As we head towards Christmas we’re getting sent a number of surveys which relate to the festive season. Today it’s a shopping survey which reveals that we’re more impulsive when using our mobile. Gone are the days of shopping in actual shops and, instead, people are trying “showrooming”. This is where people browse items in a real store and then go online to find the item cheaper.
With a mobile, you can do this while you’re actually in the shop, and the survey has revealed that a quarter of people are willing to splurge over £100 on purchase via their mobile. It’s not necessarily in the shop either, because 45% of respondents will make a mobile purchase whilst travelling. Another 41% will make a purchase at work and 22% will do it while they’re socialising.
The survey reveals that 30% of consumers are more impulsive, visiting mobile casinos and purchasing goods more readily than ever before. Women seem to be the main mobile shoppers though – 68% of mobile shoppers are women.
It seems that people are using their mobile as an instant price comparison tool, so speed and security is important to those impulsive mobile shoppers. It’s becoming a research tool too, with people reading reviews on products and investigating every part of the item.
Get the full details on the survey below.
63% of shoppers use their mobile to bag Xmas goodies
Mobile Shopping survey reveals consumers are more impulsive on their mobile
London, UK – December 2, 2013 – A new survey from Tripwire, Inc., a leading global provider of risk-based security and compliance management solutions, which looked at the attitudes of consumers towards mobile shopping has revealed that 63 percent of UK consumers will use their mobile for Christmas shopping this year.
The survey of 1000 employed consumers also revealed a quarter of respondents are willing to spend over £100 on mobile retailing, and three percent are willing to spend over £1000. Respondents also said that mobile shopping is likely to take place while travelling (45 percent), while at work (41 percent), when socialising with friends (22 percent) or while at a party (11 percent). Almost a third (30 percent) of consumers admit to being more impulsive when purchasing goods via their mobile, a trend retailers may be gearing up to exploit.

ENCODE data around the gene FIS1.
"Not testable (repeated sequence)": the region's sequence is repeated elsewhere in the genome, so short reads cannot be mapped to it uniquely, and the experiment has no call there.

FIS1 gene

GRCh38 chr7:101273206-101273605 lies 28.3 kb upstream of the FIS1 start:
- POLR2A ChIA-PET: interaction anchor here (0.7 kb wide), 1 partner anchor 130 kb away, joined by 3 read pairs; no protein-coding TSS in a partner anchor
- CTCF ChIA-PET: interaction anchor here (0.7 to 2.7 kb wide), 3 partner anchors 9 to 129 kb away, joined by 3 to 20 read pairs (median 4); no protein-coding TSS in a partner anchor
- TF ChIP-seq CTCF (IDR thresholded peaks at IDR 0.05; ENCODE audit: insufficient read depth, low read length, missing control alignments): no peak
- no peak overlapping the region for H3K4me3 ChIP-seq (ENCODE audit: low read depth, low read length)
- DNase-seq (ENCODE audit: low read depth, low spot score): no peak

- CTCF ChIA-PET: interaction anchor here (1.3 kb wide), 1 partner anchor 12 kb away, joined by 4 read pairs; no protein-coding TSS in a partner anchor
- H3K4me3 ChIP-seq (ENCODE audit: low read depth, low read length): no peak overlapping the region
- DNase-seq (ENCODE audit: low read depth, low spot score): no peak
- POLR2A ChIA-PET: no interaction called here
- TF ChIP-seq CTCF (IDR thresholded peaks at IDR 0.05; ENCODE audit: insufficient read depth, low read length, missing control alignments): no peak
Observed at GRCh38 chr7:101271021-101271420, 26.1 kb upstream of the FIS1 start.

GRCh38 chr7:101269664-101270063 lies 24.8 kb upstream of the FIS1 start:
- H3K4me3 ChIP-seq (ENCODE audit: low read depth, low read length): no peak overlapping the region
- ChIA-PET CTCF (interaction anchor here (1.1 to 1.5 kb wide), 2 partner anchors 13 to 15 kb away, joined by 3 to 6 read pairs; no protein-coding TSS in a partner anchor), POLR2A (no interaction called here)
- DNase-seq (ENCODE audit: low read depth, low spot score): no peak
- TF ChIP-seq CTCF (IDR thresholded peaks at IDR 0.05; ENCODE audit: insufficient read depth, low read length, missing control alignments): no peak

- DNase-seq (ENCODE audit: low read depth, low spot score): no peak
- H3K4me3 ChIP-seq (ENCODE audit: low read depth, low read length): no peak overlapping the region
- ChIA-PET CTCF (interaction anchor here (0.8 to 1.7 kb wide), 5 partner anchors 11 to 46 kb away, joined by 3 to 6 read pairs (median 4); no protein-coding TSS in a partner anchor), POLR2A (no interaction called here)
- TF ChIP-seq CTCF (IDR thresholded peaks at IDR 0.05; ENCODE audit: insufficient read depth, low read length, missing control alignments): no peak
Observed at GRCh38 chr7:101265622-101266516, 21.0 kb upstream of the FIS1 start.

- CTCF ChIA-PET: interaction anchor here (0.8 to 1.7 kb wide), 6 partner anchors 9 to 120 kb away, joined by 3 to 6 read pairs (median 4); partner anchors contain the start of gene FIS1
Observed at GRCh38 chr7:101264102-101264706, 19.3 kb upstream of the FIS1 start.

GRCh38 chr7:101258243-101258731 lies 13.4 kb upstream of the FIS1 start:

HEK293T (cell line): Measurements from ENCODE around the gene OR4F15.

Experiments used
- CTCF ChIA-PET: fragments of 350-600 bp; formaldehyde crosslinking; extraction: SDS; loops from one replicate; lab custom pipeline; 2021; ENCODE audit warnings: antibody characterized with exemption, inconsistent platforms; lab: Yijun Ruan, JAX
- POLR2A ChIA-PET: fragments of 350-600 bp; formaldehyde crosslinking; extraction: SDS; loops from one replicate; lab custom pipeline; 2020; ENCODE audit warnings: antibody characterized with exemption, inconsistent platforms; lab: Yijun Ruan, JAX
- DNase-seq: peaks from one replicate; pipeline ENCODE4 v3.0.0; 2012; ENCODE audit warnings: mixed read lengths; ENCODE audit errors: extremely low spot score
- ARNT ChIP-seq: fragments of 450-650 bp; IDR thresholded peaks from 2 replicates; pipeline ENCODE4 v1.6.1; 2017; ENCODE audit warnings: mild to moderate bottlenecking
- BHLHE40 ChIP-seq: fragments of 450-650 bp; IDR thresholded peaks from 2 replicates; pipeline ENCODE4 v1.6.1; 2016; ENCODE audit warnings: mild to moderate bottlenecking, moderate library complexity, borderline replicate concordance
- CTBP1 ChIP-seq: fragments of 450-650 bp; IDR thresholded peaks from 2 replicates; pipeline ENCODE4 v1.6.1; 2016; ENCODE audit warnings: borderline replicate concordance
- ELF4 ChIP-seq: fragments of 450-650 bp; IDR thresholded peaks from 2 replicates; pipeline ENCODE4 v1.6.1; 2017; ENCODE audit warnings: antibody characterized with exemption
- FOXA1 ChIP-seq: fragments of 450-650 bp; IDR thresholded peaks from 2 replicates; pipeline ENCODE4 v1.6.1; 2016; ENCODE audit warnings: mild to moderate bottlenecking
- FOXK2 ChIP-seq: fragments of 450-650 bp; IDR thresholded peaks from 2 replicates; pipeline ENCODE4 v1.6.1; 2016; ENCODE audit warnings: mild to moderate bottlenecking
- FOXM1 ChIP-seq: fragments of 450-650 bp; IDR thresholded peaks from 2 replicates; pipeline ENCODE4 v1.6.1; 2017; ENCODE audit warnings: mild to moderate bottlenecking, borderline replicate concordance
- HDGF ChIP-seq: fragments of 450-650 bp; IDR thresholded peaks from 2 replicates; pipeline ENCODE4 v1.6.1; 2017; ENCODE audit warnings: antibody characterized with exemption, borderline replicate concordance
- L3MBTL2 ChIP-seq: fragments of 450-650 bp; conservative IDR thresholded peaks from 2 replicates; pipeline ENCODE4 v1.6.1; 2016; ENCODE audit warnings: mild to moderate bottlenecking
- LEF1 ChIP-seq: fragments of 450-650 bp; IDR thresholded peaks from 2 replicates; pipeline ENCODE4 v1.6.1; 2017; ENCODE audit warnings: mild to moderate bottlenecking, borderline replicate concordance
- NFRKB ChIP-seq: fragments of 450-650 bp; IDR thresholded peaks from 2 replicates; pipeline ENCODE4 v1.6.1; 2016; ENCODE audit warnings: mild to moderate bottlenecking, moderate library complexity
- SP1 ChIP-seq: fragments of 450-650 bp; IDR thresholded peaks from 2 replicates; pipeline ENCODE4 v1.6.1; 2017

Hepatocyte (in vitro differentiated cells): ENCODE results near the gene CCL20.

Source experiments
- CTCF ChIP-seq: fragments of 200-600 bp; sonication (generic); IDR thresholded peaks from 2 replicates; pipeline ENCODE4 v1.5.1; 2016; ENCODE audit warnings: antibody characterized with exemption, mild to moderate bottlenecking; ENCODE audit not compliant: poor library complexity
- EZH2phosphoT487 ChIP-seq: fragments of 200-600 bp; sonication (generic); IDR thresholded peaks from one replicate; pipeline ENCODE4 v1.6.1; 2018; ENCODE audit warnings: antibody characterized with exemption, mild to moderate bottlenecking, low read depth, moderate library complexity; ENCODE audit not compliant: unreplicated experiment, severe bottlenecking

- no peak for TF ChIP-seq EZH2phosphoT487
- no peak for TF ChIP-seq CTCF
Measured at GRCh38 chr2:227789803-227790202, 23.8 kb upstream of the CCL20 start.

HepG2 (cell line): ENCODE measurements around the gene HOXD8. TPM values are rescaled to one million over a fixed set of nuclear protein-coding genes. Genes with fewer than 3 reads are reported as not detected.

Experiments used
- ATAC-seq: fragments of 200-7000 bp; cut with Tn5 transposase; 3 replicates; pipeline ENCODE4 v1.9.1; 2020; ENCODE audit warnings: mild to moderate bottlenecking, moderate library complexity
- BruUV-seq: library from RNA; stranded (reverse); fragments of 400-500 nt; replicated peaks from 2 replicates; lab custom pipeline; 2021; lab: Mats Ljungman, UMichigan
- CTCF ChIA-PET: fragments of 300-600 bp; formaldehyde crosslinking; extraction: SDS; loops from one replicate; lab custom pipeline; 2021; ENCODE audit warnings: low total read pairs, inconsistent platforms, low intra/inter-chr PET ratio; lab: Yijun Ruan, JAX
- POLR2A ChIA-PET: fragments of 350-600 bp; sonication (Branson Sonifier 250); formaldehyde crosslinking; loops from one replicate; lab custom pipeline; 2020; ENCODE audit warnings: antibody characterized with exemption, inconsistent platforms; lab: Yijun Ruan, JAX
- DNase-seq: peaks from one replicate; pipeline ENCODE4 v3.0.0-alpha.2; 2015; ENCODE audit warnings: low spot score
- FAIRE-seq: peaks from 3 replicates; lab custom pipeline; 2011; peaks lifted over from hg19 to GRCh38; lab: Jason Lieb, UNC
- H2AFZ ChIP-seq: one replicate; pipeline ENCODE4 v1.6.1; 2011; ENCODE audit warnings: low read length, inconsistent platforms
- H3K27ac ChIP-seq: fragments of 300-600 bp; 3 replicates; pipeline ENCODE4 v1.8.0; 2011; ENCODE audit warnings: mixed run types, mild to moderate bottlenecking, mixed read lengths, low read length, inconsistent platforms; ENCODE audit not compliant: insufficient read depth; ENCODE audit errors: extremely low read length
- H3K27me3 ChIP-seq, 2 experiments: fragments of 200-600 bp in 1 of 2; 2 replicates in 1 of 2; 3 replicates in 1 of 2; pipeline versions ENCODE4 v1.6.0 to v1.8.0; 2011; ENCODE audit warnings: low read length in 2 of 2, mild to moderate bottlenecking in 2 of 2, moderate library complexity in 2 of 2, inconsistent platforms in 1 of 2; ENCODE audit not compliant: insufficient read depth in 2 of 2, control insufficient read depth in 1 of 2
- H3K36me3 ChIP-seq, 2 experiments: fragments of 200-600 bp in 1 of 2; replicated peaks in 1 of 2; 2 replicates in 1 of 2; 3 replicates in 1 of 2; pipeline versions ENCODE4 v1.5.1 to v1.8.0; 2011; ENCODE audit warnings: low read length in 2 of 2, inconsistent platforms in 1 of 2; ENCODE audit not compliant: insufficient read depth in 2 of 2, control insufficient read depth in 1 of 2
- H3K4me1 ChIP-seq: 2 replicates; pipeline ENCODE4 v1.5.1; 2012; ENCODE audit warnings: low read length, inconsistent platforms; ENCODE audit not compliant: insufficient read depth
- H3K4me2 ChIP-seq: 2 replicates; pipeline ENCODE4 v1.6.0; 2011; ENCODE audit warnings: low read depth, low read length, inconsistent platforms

Angie Mousicos, a media assistant and mobile shopping enthusiast, said: “I have been doing mobile shopping for a couple of years now and I’m surprised it hasn’t taken off sooner. I find shopping on my mobile really convenient as I can do it on my way to work or while I’m out with friends. It’s a much faster way of shopping, which is great when you’re impulsive like me. I haven’t actually had any bad experiences with mobile shopping but I don’t use mobile security and if I did ever lose my phone I’m sure whoever found it could quite easily gain access to my confidential information.”
The survey also looked at the differences in attitudes towards mobile shopping between men and women and revealed that 68 percent of Christmas mobile shoppers are women, compared with 55 percent of men. Women also say they are more impulsive mobile shoppers (33 percent) than men (25 percent). However, more men believe the convenience of mobile shopping overrides security concerns (40 percent), compared with woman (36 percent). Men are also more likely to purchase items while they are at a party (14 percent) than women (9 percent).
“Mobile shopping adds even more convenience to online shopping as it can be done while on the go. However there are a number of security concerns which are often overlooked by consumers. Our survey also revealed that 65 percent of consumers do not have any mobile security installed on their handset. This is very worrying as consumers will often connect to retailer sites through public access Wi-Fi networks. Open networks are inherently insecure and hackers will often eavesdrop on user sessions in a bid to steal payment card details. I would always recommend consumers be extra vigilant when shopping on their mobile phone, ensuring they are buying from a reputable retailer and that the SSL certificate is valid to prove authenticity,” said Gavin Millard, EMEA technical director at Tripwire.